1870 who were the slaves or the descen
dants of the slaves freed 1 in 1865. TLis
shows an actual decrease in five yetrs of
over 290,000, or about 7 per ceoL iq that
snort period, inousaads ot negroes who
were raised upon farms iand plantations
have crowded into the towns and ei'.iee.
where they earn a precarious liviag, aod
die like sheep with the murrain.
In Louisiana in I860 there were 19.-
647 free colored and 350.373. slaves, a
total of 369,020. In 1870 there were
only 364,910 negroes in the Slate, Inot-
withstandine the well-known fact! that
large uumbers of negroes from other Slates
had removed to the rich alluvial lands ol
that State, and that the increase the pre
vious ten years had been! nearly 00,000.
Mississippi bad 438,000 in 1860 aod Si 44,
000 in 1870, an increase !of only 6,0o0 ;
while from 1850 to 1SG0 the increase was
127,000. South Carolina had in 18GO
422,090 slaves and free, and in 1870 only
Baron now demanded the key of her writ
ing desk, which he bid not obtain until
resorting to personal viplence.
In the desk he found another letter
almost completed, by the Baroness, and
, addressed to the manager of the Stutt
: gart Theatre. His rsge now knew no
: longer any bounds.- Almost foaming at
the month, he rushed to bis bedroom and
In England, the farms have been limed
in the past thirty years three or four or J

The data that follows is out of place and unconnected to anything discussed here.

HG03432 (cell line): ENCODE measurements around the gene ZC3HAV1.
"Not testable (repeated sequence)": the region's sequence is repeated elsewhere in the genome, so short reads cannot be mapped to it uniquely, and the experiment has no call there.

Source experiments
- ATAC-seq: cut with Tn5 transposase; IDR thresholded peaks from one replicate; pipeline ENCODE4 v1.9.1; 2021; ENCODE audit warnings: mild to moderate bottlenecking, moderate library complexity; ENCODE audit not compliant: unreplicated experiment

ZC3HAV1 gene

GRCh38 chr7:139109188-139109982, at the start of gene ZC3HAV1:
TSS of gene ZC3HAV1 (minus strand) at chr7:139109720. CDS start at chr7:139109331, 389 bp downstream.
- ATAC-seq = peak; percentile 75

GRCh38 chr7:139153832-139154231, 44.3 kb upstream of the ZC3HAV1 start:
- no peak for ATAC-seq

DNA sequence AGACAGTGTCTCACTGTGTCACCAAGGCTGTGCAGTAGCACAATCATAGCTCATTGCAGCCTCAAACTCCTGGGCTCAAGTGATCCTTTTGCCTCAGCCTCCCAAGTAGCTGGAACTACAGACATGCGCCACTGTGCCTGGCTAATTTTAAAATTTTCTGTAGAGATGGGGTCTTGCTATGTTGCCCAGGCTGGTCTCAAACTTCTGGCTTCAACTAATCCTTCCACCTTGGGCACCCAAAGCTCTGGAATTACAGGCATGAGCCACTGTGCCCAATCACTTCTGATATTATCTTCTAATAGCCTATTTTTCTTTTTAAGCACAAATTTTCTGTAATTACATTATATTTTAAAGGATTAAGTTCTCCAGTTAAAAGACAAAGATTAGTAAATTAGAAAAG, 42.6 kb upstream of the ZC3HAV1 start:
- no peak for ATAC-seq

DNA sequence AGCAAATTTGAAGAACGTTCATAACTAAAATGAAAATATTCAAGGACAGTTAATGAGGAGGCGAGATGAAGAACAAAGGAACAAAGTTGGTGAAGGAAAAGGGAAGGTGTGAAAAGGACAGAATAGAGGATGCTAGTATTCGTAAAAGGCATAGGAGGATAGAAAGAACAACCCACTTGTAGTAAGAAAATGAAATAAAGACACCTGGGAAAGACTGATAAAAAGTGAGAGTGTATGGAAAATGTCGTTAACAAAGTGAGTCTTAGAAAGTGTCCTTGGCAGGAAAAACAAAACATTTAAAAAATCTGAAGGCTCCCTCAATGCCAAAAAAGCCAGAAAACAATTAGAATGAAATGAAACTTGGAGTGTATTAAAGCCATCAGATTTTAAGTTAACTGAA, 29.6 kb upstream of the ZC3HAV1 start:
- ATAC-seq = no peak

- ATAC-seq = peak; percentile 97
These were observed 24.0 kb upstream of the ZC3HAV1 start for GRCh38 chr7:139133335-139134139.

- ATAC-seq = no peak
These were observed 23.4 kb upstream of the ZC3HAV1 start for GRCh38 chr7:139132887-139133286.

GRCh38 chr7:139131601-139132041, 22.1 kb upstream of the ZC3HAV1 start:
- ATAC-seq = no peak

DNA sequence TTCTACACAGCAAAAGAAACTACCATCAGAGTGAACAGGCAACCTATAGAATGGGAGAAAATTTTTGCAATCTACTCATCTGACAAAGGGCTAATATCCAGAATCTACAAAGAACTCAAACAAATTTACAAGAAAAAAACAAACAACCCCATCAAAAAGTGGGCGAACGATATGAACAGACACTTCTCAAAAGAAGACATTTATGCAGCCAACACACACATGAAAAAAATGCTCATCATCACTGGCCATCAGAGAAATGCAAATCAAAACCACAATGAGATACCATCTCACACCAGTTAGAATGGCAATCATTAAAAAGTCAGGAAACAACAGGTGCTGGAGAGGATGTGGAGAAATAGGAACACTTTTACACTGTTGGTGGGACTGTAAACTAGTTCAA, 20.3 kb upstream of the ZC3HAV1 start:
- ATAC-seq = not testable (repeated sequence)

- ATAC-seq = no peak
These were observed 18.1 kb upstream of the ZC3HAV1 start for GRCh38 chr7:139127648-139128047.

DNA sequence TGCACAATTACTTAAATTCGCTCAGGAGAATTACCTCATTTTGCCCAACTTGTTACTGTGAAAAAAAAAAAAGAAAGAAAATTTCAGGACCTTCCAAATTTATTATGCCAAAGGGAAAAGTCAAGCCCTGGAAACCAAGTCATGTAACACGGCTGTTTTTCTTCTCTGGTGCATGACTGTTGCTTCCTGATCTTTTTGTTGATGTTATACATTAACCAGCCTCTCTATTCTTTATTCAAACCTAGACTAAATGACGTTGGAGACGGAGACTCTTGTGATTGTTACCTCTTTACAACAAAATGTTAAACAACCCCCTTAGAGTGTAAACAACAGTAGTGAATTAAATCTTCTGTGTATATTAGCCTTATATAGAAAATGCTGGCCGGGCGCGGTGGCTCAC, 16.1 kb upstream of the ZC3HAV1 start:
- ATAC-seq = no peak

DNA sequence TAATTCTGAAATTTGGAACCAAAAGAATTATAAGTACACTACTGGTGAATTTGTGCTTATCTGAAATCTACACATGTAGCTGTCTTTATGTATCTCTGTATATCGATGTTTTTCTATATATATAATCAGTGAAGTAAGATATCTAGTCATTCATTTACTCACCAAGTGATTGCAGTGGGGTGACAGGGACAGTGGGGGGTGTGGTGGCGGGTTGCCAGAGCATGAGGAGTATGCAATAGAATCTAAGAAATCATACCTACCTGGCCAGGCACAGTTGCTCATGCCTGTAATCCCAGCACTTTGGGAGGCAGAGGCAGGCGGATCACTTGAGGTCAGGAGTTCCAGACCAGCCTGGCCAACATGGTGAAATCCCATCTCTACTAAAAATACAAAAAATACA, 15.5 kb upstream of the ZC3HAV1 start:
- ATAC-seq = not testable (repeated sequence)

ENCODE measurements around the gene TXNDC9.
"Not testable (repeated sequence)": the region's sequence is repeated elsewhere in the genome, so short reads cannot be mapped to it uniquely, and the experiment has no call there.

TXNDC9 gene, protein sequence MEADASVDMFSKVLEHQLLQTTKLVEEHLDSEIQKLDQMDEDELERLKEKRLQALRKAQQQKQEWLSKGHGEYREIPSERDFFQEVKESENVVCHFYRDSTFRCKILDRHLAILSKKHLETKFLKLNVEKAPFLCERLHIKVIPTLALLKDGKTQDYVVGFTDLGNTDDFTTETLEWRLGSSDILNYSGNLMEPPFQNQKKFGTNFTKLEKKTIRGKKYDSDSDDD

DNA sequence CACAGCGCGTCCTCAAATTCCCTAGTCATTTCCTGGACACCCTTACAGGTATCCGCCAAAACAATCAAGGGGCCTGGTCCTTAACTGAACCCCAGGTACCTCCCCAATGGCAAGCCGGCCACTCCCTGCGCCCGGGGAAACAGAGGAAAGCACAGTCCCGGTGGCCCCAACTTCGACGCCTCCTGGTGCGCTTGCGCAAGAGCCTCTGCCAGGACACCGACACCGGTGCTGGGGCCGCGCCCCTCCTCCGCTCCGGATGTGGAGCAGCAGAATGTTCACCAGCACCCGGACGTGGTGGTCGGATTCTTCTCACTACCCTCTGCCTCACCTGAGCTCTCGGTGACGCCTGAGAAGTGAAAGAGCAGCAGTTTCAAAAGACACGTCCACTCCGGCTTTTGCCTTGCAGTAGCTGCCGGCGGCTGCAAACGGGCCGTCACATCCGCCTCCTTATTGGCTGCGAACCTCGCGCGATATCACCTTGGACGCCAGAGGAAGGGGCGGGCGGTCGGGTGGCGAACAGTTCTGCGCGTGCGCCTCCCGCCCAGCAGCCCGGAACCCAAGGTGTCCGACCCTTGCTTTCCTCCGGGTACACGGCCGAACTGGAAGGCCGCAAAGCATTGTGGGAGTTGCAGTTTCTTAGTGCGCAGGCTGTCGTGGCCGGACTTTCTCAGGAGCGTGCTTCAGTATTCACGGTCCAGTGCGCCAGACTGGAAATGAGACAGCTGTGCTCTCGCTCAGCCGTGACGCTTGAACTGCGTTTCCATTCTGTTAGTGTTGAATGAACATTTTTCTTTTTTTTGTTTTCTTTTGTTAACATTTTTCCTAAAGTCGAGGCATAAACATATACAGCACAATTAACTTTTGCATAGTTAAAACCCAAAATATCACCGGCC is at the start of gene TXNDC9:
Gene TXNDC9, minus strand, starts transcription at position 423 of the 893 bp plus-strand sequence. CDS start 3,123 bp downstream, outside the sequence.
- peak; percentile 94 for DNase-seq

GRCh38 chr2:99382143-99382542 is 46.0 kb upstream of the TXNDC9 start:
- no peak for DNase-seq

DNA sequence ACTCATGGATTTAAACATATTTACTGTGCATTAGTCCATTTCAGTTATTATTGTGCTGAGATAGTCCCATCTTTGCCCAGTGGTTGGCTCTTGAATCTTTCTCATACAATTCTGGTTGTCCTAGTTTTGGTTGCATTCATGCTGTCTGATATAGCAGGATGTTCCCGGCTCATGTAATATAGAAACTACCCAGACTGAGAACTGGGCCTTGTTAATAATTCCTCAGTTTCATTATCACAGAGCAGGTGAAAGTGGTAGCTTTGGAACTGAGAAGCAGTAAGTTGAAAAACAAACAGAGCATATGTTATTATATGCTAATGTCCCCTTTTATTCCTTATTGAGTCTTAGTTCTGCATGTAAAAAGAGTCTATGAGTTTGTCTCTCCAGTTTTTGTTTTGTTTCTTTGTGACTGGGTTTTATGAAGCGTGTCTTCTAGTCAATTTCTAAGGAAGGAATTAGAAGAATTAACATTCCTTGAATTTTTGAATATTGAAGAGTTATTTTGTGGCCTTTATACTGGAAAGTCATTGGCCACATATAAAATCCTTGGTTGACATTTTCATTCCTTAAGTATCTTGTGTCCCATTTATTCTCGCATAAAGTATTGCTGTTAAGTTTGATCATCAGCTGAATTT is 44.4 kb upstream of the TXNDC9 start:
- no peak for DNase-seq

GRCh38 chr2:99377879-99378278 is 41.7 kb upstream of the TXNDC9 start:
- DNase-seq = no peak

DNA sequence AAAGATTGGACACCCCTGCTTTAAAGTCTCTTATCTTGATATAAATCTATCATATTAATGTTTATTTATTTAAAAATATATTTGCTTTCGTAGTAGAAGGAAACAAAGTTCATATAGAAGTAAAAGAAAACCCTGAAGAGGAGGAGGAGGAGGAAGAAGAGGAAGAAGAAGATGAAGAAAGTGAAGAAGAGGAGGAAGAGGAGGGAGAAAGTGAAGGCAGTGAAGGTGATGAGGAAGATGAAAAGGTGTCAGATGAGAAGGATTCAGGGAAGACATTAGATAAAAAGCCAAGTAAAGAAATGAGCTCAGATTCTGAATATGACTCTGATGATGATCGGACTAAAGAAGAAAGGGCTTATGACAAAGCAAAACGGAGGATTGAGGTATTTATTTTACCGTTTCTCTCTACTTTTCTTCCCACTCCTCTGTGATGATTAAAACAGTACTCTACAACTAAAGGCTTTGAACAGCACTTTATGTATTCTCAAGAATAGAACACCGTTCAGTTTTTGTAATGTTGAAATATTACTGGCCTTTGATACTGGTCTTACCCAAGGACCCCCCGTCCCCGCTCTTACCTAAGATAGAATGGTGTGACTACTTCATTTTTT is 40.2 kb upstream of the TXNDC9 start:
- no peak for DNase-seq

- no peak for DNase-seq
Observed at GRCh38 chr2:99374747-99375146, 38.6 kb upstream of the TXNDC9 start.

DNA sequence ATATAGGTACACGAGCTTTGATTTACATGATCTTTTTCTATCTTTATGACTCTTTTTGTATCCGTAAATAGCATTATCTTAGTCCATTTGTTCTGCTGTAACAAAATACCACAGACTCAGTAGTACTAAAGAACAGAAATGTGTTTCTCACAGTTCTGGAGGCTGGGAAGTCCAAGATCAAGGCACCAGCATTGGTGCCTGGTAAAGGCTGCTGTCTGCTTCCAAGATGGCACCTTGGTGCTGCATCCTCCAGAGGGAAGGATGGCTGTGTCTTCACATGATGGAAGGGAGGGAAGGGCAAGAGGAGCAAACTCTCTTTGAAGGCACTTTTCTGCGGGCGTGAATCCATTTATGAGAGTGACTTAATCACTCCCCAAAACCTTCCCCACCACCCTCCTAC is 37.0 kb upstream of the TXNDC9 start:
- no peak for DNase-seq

five times. In Lancaster and Frankliu
counties, Pennsylvania, many farmers
have limed their farms, some of them more
than once. The effect of lime continues
from ten to twenty years. The great
agricultural ehemiat, Baron Liebig, says
845, an was "succeeded" by his son ' Bno-dlv .nneared befori his terrified wife
Carlos II 1 ins man made several I at- j wilh a o4led reToUer in hi. i,and. Sbe
tempts to Invade Spain, and m 1861 died. M1 hef kneef 4nd in a hcart-rend-
leaving hts younger brother Don Juan to' inv- iraDiored him not U kill her.
assert the claims of the hoiise. This '
crownless prince was a "good, easy, good-for-nothing
sort of fellow," who was too
much of a' sybarite to raise a disturbance.
At the oXpulsion of Isabella to '68 he
"abdicated" in favor of hs son, Don
Carlos 1 1 1. This third Carlos and fourth
a soil may contain all the elements of preleoder was born in 1849. Ue is said
fertility, but chemically they may be inert; to be a thorough Bourbon, with nxed j the Qoor and s
they exert no chemical influence over riews as to the ''diviue rights" of his j)aronfPi 4y c
But the application of lime
originates a series of chemical influences,
which will, in turu, revolutionize the con
dition of the soil.' We all know the effect
of yeast. A little leaven leavnneth the
whole lamp.' 1 have limed three or four
fields. I am sorry I did not lime alt the
farm years ago. 1 think lime strengthens
the soil that all manures are better on